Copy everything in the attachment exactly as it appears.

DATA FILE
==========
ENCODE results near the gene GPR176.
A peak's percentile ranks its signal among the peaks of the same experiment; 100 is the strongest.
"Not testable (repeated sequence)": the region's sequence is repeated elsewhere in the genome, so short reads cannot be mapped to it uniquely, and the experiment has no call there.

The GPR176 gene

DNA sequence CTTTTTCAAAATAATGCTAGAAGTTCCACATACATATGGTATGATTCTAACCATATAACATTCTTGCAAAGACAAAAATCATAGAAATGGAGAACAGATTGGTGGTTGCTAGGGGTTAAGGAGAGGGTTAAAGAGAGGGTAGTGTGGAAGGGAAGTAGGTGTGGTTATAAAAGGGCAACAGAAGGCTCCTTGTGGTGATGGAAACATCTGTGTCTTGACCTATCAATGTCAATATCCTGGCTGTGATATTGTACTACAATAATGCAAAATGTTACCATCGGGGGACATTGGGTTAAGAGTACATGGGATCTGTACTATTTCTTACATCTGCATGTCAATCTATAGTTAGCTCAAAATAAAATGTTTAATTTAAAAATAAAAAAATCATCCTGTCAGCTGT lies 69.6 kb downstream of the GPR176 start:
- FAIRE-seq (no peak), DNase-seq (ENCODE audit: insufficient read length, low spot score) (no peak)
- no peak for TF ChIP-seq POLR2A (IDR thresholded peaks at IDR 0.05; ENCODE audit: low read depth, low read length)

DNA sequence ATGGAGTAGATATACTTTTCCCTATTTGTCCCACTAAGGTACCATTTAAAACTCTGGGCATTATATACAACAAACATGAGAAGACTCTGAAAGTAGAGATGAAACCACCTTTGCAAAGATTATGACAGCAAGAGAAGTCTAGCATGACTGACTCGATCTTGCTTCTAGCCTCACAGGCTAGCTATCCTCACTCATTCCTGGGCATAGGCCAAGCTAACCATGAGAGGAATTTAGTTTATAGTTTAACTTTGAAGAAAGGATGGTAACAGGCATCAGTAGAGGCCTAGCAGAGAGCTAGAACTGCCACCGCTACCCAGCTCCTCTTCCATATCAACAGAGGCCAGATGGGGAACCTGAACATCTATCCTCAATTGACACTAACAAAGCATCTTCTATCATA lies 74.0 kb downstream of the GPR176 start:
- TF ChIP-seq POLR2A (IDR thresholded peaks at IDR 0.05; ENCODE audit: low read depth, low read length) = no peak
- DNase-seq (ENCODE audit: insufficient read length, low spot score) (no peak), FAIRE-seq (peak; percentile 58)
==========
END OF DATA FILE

ENCODE results near the gene GPR176.
A peak's percentile ranks its signal among the peaks of the same experiment; 100 is the strongest.
"Not testable (repeated sequence)": the region's sequence is repeated elsewhere in the genome, so short reads cannot be mapped to it uniquely, and the experiment has no call there.

The GPR176 gene

DNA sequence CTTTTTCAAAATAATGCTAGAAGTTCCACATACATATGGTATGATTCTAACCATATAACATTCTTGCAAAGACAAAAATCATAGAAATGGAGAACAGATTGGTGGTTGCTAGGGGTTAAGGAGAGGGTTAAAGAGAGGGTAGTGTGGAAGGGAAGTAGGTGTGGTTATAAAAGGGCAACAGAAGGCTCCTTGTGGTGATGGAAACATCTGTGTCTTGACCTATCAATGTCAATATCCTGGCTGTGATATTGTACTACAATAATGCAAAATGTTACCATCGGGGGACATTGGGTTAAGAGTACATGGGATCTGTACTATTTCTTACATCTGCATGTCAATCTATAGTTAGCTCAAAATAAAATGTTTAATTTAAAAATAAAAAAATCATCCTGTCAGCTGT lies 69.6 kb downstream of the GPR176 start:
- FAIRE-seq (no peak), DNase-seq (ENCODE audit: insufficient read length, low spot score) (no peak)
- no peak for TF ChIP-seq POLR2A (IDR thresholded peaks at IDR 0.05; ENCODE audit: low read depth, low read length)

DNA sequence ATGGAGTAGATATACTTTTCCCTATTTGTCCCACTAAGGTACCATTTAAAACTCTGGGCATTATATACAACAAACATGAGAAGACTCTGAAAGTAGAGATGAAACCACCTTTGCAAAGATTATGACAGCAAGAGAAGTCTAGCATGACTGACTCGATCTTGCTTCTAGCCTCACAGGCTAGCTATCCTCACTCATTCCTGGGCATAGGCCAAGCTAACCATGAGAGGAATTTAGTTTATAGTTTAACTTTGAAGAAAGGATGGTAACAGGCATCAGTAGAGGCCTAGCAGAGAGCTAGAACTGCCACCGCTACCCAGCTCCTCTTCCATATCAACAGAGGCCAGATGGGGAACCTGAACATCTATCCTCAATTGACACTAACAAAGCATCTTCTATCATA lies 74.0 kb downstream of the GPR176 start:
- TF ChIP-seq POLR2A (IDR thresholded peaks at IDR 0.05; ENCODE audit: low read depth, low read length) = no peak
- DNase-seq (ENCODE audit: insufficient read length, low spot score) (no peak), FAIRE-seq (peak; percentile 58)